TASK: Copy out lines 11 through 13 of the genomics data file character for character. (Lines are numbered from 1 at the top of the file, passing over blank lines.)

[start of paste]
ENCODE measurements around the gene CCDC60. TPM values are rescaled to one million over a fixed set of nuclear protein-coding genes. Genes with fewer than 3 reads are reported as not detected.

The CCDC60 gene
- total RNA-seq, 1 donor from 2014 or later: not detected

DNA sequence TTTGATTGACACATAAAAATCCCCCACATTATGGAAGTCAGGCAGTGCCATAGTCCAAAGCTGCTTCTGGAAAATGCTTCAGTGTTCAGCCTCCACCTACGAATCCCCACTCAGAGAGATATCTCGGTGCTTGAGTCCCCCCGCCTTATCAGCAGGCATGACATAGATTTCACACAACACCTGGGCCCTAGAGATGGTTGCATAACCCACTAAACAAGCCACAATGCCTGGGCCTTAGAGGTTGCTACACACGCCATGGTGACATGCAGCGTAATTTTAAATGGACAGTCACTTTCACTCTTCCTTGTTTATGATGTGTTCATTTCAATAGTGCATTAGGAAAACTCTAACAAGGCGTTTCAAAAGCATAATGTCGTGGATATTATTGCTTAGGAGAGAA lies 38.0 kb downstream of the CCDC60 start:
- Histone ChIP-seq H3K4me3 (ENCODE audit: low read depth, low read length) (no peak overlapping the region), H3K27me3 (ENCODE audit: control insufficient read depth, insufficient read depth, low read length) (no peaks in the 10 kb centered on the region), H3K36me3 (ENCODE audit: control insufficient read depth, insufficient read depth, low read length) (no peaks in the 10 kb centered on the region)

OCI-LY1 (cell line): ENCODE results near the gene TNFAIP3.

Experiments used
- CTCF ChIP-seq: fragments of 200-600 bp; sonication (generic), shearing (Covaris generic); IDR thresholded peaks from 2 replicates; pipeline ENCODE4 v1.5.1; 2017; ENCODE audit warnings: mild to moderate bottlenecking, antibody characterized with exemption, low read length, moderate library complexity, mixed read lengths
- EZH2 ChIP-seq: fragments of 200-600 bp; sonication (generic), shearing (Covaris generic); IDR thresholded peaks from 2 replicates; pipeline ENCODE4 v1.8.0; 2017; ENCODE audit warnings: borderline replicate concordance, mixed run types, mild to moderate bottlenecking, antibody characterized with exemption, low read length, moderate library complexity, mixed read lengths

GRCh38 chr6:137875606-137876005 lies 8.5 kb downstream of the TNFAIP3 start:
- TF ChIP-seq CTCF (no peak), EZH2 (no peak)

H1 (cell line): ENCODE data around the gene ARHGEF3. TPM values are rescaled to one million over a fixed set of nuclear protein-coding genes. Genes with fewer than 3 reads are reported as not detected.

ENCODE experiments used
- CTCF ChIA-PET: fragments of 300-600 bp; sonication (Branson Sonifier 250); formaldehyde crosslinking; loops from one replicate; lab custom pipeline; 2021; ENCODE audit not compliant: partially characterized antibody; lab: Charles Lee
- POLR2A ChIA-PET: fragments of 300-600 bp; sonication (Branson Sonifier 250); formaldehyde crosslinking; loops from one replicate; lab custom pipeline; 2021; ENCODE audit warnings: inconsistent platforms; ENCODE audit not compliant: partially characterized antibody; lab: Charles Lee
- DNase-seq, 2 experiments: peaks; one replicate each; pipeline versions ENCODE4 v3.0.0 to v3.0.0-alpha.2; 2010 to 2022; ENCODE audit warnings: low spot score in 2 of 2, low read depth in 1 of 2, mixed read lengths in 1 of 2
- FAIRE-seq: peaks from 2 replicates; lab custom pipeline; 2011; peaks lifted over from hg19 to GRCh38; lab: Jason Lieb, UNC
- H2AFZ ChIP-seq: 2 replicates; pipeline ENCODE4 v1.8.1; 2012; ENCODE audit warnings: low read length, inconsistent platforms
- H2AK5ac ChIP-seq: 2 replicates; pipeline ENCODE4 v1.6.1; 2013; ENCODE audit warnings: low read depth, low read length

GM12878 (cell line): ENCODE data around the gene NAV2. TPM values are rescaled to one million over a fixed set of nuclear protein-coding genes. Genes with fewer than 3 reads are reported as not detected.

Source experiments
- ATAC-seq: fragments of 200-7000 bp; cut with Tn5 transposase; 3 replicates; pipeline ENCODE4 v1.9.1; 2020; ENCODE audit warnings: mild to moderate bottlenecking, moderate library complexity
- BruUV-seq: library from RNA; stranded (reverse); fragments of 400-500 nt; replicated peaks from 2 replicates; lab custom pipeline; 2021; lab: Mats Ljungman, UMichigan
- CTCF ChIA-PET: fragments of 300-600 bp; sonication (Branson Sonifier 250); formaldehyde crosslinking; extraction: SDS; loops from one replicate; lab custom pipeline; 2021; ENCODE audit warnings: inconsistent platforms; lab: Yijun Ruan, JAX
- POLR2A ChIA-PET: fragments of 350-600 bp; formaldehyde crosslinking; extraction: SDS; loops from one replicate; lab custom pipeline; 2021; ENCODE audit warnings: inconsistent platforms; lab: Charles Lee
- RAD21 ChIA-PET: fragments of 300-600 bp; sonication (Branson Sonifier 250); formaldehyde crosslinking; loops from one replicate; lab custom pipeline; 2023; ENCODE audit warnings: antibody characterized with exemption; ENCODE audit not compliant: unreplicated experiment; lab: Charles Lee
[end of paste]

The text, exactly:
- TF ChIP-seq CTCF (no peak), EZH2 (no peak)

H1 (cell line): ENCODE data around the gene ARHGEF3. TPM values are rescaled to one million over a fixed set of nuclear protein-coding genes. Genes with fewer than 3 reads are reported as not detected.

ENCODE experiments used